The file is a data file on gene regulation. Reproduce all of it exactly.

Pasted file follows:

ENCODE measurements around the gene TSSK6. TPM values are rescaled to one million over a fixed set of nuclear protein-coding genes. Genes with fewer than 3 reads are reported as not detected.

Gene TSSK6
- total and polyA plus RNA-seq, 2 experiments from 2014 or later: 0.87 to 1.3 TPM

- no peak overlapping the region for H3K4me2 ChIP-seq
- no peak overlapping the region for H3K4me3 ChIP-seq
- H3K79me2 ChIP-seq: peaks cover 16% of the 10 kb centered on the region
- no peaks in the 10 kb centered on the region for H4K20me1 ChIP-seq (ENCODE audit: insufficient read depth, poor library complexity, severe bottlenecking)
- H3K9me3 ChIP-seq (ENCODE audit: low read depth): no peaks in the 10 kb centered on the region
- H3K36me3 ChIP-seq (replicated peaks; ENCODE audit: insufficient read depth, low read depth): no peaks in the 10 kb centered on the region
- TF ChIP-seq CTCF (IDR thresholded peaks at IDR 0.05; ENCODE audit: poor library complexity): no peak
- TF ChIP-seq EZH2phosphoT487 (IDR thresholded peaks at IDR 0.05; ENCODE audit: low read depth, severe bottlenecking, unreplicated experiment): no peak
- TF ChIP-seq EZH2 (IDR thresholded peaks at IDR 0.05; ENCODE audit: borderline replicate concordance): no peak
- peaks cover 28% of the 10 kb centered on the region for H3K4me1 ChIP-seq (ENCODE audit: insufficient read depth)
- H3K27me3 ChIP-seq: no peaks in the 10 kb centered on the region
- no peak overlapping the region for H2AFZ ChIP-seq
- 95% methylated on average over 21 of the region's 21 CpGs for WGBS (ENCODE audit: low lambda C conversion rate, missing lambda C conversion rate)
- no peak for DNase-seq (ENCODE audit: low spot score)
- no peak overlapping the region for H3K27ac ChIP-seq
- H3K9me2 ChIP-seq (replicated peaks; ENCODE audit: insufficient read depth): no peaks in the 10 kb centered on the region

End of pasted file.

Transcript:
ENCODE measurements around the gene TSSK6. TPM values are rescaled to one million over a fixed set of nuclear protein-coding genes. Genes with fewer than 3 reads are reported as not detected.

Gene TSSK6
- total and polyA plus RNA-seq, 2 experiments from 2014 or later: 0.87 to 1.3 TPM

- no peak overlapping the region for H3K4me2 ChIP-seq
- no peak overlapping the region for H3K4me3 ChIP-seq
- H3K79me2 ChIP-seq: peaks cover 16% of the 10 kb centered on the region
- no peaks in the 10 kb centered on the region for H4K20me1 ChIP-seq (ENCODE audit: insufficient read depth, poor library complexity, severe bottlenecking)
- H3K9me3 ChIP-seq (ENCODE audit: low read depth): no peaks in the 10 kb centered on the region
- H3K36me3 ChIP-seq (replicated peaks; ENCODE audit: insufficient read depth, low read depth): no peaks in the 10 kb centered on the region
- TF ChIP-seq CTCF (IDR thresholded peaks at IDR 0.05; ENCODE audit: poor library complexity): no peak
- TF ChIP-seq EZH2phosphoT487 (IDR thresholded peaks at IDR 0.05; ENCODE audit: low read depth, severe bottlenecking, unreplicated experiment): no peak
- TF ChIP-seq EZH2 (IDR thresholded peaks at IDR 0.05; ENCODE audit: borderline replicate concordance): no peak
- peaks cover 28% of the 10 kb centered on the region for H3K4me1 ChIP-seq (ENCODE audit: insufficient read depth)
- H3K27me3 ChIP-seq: no peaks in the 10 kb centered on the region
- no peak overlapping the region for H2AFZ ChIP-seq
- 95% methylated on average over 21 of the region's 21 CpGs for WGBS (ENCODE audit: low lambda C conversion rate, missing lambda C conversion rate)
- no peak for DNase-seq (ENCODE audit: low spot score)
- no peak overlapping the region for H3K27ac ChIP-seq
- H3K9me2 ChIP-seq (replicated peaks; ENCODE audit: insufficient read depth): no peaks in the 10 kb centered on the region